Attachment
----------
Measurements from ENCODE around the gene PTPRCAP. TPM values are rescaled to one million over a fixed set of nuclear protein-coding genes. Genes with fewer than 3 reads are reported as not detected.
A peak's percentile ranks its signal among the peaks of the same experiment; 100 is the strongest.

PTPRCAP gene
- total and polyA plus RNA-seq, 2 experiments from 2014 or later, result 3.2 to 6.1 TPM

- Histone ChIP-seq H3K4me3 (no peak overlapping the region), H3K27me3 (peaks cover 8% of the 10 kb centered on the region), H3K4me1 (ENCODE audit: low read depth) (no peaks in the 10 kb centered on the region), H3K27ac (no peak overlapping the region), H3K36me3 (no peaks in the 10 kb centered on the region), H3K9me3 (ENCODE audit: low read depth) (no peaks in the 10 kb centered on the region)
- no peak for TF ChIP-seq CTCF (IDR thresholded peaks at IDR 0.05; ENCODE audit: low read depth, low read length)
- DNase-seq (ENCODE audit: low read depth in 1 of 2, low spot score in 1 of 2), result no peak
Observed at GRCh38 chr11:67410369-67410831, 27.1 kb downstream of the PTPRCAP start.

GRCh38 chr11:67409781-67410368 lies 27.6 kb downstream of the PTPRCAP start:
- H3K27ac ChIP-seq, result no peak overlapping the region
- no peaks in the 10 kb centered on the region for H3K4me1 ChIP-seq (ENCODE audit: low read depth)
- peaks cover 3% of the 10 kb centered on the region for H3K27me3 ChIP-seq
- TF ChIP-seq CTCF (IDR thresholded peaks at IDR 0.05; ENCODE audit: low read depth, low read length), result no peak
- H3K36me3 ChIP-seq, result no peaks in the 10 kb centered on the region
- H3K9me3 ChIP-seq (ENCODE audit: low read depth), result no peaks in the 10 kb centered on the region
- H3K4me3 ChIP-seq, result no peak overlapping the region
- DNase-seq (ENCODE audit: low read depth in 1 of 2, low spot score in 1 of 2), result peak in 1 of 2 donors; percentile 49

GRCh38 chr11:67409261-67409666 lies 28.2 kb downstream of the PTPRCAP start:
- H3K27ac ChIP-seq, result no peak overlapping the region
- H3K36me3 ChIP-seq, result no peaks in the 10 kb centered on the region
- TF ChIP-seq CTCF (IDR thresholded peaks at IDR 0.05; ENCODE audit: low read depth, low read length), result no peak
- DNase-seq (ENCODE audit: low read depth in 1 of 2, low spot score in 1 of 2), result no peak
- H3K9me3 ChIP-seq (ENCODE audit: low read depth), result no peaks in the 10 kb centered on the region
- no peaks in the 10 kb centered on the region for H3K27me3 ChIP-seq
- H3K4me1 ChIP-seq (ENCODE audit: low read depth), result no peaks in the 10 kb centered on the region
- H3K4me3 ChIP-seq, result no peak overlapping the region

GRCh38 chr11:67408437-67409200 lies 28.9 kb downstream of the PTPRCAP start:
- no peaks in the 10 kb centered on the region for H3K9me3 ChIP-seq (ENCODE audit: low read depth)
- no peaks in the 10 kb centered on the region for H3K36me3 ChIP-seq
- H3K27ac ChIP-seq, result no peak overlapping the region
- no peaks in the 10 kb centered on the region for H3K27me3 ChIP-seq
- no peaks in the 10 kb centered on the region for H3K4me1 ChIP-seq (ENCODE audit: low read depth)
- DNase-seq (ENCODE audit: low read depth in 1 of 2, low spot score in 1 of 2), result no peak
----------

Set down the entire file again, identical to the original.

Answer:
Measurements from ENCODE around the gene PTPRCAP. TPM values are rescaled to one million over a fixed set of nuclear protein-coding genes. Genes with fewer than 3 reads are reported as not detected.
A peak's percentile ranks its signal among the peaks of the same experiment; 100 is the strongest.

PTPRCAP gene
- total and polyA plus RNA-seq, 2 experiments from 2014 or later, result 3.2 to 6.1 TPM

- Histone ChIP-seq H3K4me3 (no peak overlapping the region), H3K27me3 (peaks cover 8% of the 10 kb centered on the region), H3K4me1 (ENCODE audit: low read depth) (no peaks in the 10 kb centered on the region), H3K27ac (no peak overlapping the region), H3K36me3 (no peaks in the 10 kb centered on the region), H3K9me3 (ENCODE audit: low read depth) (no peaks in the 10 kb centered on the region)
- no peak for TF ChIP-seq CTCF (IDR thresholded peaks at IDR 0.05; ENCODE audit: low read depth, low read length)
- DNase-seq (ENCODE audit: low read depth in 1 of 2, low spot score in 1 of 2), result no peak
Observed at GRCh38 chr11:67410369-67410831, 27.1 kb downstream of the PTPRCAP start.

GRCh38 chr11:67409781-67410368 lies 27.6 kb downstream of the PTPRCAP start:
- H3K27ac ChIP-seq, result no peak overlapping the region
- no peaks in the 10 kb centered on the region for H3K4me1 ChIP-seq (ENCODE audit: low read depth)
- peaks cover 3% of the 10 kb centered on the region for H3K27me3 ChIP-seq
- TF ChIP-seq CTCF (IDR thresholded peaks at IDR 0.05; ENCODE audit: low read depth, low read length), result no peak
- H3K36me3 ChIP-seq, result no peaks in the 10 kb centered on the region
- H3K9me3 ChIP-seq (ENCODE audit: low read depth), result no peaks in the 10 kb centered on the region
- H3K4me3 ChIP-seq, result no peak overlapping the region
- DNase-seq (ENCODE audit: low read depth in 1 of 2, low spot score in 1 of 2), result peak in 1 of 2 donors; percentile 49

GRCh38 chr11:67409261-67409666 lies 28.2 kb downstream of the PTPRCAP start:
- H3K27ac ChIP-seq, result no peak overlapping the region
- H3K36me3 ChIP-seq, result no peaks in the 10 kb centered on the region
- TF ChIP-seq CTCF (IDR thresholded peaks at IDR 0.05; ENCODE audit: low read depth, low read length), result no peak
- DNase-seq (ENCODE audit: low read depth in 1 of 2, low spot score in 1 of 2), result no peak
- H3K9me3 ChIP-seq (ENCODE audit: low read depth), result no peaks in the 10 kb centered on the region
- no peaks in the 10 kb centered on the region for H3K27me3 ChIP-seq
- H3K4me1 ChIP-seq (ENCODE audit: low read depth), result no peaks in the 10 kb centered on the region
- H3K4me3 ChIP-seq, result no peak overlapping the region

GRCh38 chr11:67408437-67409200 lies 28.9 kb downstream of the PTPRCAP start:
- no peaks in the 10 kb centered on the region for H3K9me3 ChIP-seq (ENCODE audit: low read depth)
- no peaks in the 10 kb centered on the region for H3K36me3 ChIP-seq
- H3K27ac ChIP-seq, result no peak overlapping the region
- no peaks in the 10 kb centered on the region for H3K27me3 ChIP-seq
- no peaks in the 10 kb centered on the region for H3K4me1 ChIP-seq (ENCODE audit: low read depth)
- DNase-seq (ENCODE audit: low read depth in 1 of 2, low spot score in 1 of 2), result no peak